What Causes Erectile Dysfunction?
What are some of the factors that cause erectile dysfunction?
Erectile dysfunction is the repeated inability to achieve or maintain an erection firm enough for sexual intercourse. The condition is also sometimes called "impotence."
Your brain, hormones, nerves, blood vessels, and muscles in and near the penis are all involved in getting an erection. In general, a problem in any of these areas can cause erectile dysfunction. As you can imagine, this includes a large number of individual factors. These factors can be broadly lumped into the following categories:
- Medical conditions
- Lifestyle factors
- Psychological factors
- Other factors.
One of the most common causes of erectile dysfunction is damage to the nerves, arteries, smooth muscles, and fibrous tissues of the penis, often due to medical conditions. Some of the more common medical problems that may result in erectile dysfunction include:
- High blood pressure (hypertension)
- Heart and vascular disease
- Kidney disease
- Dyslipidemia (high cholesterol).
While prostate cancer is not a cause of erectile dysfunction, treatments for prostate cancer can cause the condition. For example, prostatectomy (the surgical removal of all or part of the prostate gland) can damage the nerves and blood vessels involved in an erection. Hormone therapy can decrease sex drive or cause an inability to get an erection.
In addition, erectile dysfunction can be a side effect of many common medicines. Some of these drugs may include:
- Thiazide diuretics (water pills)
- Certain blood pressure medications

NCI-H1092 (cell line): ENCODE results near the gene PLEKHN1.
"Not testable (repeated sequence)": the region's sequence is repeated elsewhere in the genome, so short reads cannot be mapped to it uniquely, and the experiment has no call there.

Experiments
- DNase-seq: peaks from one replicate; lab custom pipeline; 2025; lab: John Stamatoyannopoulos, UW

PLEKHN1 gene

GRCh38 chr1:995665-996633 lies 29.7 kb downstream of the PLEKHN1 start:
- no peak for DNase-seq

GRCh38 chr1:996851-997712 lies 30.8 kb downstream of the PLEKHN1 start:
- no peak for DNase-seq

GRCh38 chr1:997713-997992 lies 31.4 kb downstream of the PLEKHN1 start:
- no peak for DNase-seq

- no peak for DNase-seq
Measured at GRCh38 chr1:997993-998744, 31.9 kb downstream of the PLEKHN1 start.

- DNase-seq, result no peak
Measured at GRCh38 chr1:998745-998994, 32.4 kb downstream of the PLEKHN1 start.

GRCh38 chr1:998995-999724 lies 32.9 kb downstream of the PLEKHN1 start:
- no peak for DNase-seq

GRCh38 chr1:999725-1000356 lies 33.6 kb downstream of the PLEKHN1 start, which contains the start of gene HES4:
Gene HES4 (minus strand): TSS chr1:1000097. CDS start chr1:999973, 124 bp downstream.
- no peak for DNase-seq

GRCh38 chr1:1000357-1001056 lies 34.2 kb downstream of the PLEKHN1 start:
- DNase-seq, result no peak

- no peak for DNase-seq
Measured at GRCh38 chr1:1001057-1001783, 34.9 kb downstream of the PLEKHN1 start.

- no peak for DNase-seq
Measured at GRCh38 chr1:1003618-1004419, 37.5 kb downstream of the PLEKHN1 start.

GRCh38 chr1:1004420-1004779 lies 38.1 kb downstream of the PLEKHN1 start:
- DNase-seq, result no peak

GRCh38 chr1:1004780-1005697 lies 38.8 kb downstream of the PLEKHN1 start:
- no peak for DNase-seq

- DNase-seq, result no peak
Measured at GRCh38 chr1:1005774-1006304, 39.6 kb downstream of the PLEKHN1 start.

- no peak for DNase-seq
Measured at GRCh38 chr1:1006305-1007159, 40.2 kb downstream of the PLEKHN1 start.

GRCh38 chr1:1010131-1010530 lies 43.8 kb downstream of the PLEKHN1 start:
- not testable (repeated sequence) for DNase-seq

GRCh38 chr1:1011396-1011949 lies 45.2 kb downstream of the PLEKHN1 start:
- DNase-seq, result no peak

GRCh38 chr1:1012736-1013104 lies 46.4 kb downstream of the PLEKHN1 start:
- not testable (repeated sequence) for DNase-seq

- Cimetidine (Tagamet®).
Certain lifestyle factors also can increase the risk for erectile dysfunction. Such factors may include:
- Alcohol or drug use
- Watching large amounts of television
- Having intercourse less than once a week
- Not exercising.
Experts believe that psychological factors can be a cause of erectile dysfunction or, if not an underlying cause, can make the condition worse. Examples of these factors include:
There are several other possible factors that can increase the risk for erectile dysfunction. Other factors include injury to the penis, spinal cord, prostate, bladder, and pelvis or surgeries that may damage nerves and arteries near the penis (such as bladder surgery).
It is worth noting that while the incidence of erectile dysfunction increases with age, it is not an inevitable result of aging. Instead, erectile dysfunction associated with older age is usually due to an underlying health problem or a side effect from a medication, both of which are more common in older individuals.
If you are experiencing sexual dysfunction, talk to your healthcare provider. He or she will be able to help identify risk factors that may be contributing to or causing your erection problems.